Last summer was a tough one in the raised beds that form my vegetable garden. We were in Italy for three weeks during a stretch where temperatures reached nearly 40 degrees. Despite the meticulous watering schedule I left for our children, reinforced by online coaching, the scene was not a good one when we returned.
One plant, however, seemed to weather the storm. It was a grafted tomato called ‘Amish Paste’ that I had planted earlier in the spring. It soldiered on and was still producing medium-sized meaty fruit well into October.
Grafted tomatoes aren’t genetically modified, they’re just using a technique that has been in place for hundreds of years; grafting to rootstock to lend qualities like disease resistance, hardiness and quicker growth to plants. Think fruit trees, grapes, roses, peonies, shade trees; all grafted onto rootstock.
There are millions of grafted watermelon, cucumbers, peppers, eggplants and tomatoes grown worldwide but the practice has been late to arrive in North America. Grafted plants are attractive to commercial growers because the rootstock helps to produce crops that are more productive and resistant to diseases. Why wouldn’t a home gardener want that for their tomatoes?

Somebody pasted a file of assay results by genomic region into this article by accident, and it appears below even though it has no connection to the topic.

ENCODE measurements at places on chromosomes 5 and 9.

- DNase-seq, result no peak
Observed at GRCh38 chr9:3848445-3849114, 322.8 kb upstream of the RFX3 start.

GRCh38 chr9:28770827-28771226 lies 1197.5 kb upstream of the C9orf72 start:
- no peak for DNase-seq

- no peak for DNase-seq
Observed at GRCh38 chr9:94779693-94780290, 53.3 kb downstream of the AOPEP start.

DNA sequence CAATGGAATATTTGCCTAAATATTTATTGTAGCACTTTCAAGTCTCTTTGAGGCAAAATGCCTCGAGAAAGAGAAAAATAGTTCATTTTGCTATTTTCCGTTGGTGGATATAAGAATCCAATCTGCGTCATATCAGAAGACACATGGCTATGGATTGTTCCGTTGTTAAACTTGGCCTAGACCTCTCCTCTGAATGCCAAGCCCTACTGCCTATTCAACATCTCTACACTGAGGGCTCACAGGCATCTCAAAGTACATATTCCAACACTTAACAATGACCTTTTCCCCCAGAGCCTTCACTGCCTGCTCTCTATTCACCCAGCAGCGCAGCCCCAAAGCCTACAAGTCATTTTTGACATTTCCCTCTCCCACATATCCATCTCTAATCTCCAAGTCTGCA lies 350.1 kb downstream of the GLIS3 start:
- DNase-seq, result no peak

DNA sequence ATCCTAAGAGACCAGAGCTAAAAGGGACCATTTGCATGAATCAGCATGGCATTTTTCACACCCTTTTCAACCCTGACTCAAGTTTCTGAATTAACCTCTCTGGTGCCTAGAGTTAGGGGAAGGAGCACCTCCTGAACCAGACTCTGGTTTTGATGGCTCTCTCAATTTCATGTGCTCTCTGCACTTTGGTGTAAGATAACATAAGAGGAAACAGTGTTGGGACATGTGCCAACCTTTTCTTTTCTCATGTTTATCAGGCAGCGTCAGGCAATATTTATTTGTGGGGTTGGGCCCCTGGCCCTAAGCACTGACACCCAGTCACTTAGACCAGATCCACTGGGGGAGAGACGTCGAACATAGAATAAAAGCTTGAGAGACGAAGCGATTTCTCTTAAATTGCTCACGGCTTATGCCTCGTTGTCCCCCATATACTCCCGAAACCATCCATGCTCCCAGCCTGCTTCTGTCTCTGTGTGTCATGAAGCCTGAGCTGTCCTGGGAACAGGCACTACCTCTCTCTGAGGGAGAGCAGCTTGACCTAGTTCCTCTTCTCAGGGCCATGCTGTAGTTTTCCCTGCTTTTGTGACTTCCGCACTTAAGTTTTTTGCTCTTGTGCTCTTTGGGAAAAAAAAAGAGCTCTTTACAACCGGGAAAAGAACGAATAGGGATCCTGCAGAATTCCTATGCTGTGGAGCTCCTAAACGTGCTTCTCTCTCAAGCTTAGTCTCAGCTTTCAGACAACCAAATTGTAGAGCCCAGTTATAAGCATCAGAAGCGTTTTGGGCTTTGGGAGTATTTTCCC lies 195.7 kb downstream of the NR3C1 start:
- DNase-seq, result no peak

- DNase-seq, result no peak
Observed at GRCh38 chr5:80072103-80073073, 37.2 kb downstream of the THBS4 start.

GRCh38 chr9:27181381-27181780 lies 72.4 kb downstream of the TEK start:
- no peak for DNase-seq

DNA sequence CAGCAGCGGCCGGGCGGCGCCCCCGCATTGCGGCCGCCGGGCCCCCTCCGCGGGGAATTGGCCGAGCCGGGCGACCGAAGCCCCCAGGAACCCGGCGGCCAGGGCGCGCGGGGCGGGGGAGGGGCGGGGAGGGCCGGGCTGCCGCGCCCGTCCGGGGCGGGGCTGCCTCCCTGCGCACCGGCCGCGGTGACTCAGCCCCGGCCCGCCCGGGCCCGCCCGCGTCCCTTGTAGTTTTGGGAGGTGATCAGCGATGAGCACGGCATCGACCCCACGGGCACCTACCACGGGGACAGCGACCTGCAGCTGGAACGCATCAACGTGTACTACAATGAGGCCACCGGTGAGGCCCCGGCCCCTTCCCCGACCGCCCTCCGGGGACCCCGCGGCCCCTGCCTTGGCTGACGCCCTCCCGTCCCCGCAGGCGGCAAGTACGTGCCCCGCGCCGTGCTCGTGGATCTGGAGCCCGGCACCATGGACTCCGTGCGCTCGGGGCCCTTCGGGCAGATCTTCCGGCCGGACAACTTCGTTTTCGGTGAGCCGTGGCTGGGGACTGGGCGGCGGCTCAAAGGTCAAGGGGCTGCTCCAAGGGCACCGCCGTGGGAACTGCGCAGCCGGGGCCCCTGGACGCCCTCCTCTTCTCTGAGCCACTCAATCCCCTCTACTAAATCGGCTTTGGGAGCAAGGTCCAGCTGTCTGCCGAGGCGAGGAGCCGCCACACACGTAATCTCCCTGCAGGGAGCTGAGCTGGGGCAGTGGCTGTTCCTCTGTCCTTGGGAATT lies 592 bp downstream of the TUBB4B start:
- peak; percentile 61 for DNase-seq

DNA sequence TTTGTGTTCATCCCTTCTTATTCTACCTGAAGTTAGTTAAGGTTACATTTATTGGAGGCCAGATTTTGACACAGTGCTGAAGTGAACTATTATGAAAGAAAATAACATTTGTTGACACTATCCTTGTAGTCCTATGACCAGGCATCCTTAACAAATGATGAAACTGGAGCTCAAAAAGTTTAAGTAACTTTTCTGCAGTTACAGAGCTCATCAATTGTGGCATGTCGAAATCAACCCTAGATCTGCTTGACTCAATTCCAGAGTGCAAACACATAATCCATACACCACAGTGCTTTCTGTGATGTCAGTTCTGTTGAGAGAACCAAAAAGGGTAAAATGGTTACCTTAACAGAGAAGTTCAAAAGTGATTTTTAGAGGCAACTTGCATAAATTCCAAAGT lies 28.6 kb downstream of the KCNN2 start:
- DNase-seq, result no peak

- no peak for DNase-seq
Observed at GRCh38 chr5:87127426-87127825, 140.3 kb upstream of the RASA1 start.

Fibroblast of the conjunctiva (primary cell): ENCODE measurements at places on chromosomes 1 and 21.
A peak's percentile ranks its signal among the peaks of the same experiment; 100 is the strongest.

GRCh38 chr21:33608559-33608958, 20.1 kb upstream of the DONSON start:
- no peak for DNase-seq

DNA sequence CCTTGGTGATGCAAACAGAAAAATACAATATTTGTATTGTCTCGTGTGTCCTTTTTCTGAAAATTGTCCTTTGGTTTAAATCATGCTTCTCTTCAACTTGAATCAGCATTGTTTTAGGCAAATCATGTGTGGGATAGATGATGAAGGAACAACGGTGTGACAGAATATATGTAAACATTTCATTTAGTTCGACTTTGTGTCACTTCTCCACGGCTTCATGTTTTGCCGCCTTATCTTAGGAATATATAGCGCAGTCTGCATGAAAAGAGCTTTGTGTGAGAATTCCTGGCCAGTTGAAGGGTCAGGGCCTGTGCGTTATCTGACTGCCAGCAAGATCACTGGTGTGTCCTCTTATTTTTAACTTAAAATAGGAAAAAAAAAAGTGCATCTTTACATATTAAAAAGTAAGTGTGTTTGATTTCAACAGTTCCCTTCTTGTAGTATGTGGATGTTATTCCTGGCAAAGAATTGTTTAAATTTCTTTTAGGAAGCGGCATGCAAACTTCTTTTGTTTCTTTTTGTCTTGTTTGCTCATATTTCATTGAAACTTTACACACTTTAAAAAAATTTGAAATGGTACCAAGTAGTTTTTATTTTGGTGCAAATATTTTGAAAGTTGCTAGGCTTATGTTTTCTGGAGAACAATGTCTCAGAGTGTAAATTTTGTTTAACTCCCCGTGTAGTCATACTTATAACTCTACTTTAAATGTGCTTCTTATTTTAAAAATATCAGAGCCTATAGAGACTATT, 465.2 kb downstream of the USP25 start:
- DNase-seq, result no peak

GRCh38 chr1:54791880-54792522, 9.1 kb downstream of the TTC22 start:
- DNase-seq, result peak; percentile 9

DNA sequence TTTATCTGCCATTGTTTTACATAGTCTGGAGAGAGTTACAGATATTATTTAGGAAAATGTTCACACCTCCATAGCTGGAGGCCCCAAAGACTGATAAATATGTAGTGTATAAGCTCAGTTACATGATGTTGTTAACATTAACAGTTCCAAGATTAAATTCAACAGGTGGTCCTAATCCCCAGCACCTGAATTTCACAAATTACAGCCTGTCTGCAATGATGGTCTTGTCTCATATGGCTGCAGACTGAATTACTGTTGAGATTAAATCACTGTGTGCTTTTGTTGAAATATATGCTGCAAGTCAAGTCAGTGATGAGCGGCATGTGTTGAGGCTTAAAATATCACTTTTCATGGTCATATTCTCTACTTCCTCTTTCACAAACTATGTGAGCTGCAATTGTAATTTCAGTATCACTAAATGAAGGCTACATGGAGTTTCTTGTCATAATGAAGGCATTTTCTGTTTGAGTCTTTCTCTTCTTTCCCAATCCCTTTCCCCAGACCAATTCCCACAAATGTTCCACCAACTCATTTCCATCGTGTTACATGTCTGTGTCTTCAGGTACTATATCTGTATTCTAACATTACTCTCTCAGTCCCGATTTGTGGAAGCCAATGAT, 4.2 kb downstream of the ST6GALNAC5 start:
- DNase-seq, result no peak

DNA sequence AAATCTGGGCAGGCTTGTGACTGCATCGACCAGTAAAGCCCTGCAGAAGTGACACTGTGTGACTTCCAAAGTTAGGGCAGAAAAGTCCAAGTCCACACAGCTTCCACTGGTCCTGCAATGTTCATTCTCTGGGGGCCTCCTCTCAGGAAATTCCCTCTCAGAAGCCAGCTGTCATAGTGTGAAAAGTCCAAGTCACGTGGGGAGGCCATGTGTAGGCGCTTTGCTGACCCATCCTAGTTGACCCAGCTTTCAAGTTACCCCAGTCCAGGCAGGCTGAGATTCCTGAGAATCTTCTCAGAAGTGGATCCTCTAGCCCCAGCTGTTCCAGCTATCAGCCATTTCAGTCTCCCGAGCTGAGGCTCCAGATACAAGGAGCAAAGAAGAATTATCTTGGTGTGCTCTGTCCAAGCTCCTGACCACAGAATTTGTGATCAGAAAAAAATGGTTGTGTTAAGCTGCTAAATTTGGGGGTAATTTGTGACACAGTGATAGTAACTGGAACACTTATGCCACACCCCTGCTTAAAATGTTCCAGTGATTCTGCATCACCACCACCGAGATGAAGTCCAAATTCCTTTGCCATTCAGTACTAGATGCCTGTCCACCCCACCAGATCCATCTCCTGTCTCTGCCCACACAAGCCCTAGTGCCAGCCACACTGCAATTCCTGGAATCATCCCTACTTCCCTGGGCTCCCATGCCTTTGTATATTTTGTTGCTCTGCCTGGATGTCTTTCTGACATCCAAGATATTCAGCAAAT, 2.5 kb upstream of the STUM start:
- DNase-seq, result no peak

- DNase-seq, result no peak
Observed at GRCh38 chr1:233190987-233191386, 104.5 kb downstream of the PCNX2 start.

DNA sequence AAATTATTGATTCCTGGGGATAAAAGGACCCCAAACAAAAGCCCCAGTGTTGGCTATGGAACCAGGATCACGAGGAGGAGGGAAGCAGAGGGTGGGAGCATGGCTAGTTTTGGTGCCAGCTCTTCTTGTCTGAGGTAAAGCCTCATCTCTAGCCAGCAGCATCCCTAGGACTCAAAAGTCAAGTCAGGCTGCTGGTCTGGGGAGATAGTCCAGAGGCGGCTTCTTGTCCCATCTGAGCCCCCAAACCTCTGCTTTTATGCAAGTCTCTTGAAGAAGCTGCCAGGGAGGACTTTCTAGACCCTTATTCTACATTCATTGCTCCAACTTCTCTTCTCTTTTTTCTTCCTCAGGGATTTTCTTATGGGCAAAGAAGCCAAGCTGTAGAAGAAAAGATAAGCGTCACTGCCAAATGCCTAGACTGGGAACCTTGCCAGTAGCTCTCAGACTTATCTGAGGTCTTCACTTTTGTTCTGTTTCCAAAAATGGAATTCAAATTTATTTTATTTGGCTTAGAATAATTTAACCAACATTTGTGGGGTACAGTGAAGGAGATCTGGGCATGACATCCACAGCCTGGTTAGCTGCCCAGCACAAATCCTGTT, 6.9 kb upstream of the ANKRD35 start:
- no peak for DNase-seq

My plant held up better to the heat than its cousins because grafted tomatoes have much larger root systems than a standard variety. They’re able to find moisture and nutrients deeper in the soil and their vigorous growth helps them to still produce when temperatures soar.
Heirloom tomatoes have found a home on this rootstock. The problem with heirlooms, those varieties that are open-pollinated and non-hybridized, is that while the fruit has many positives often the plant itself was prone to diseases and productivity was less than stellar. Grafting a ‘Brandywine’ onto rootstock lessens the incidence of disease while increasing the numbers of fruit. The gardener gets the best of both worlds.
Two things to remember when growing grafted tomatoes: plant them at the same depth as they are in the container and give them plenty of room. Regular tomatoes can be planted deeper up the stem because they will form roots from that stem. This is a technique often used with seedlings that have become leggy from lack of light indoors. You can’t do this with grafts because it will negate the benefits of the rootstock when new roots form on the stem.
My plant last year was about half again as large as the regular plants I grew. You’ll need to give grafted tomatoes plenty of space with a good support system, regardless of whether they are determinate (bush) or indeterminate (staking) varieties. However, if you’re limited for space you will need to plant less to get the same or more fruit.
Fine Gardening magazine did a comparison of grafted vs. non-grafted tomatoes. They found that for those gardeners who fussed over their tomato patch and did everything correctly the difference in yields was not that significant. However, those who neglected the plants on occasion and weren’t that diligent (small confession-me, sometimes) reaped the benefits because the grafted plants were much more forgiving. That’s my kind of tomato!

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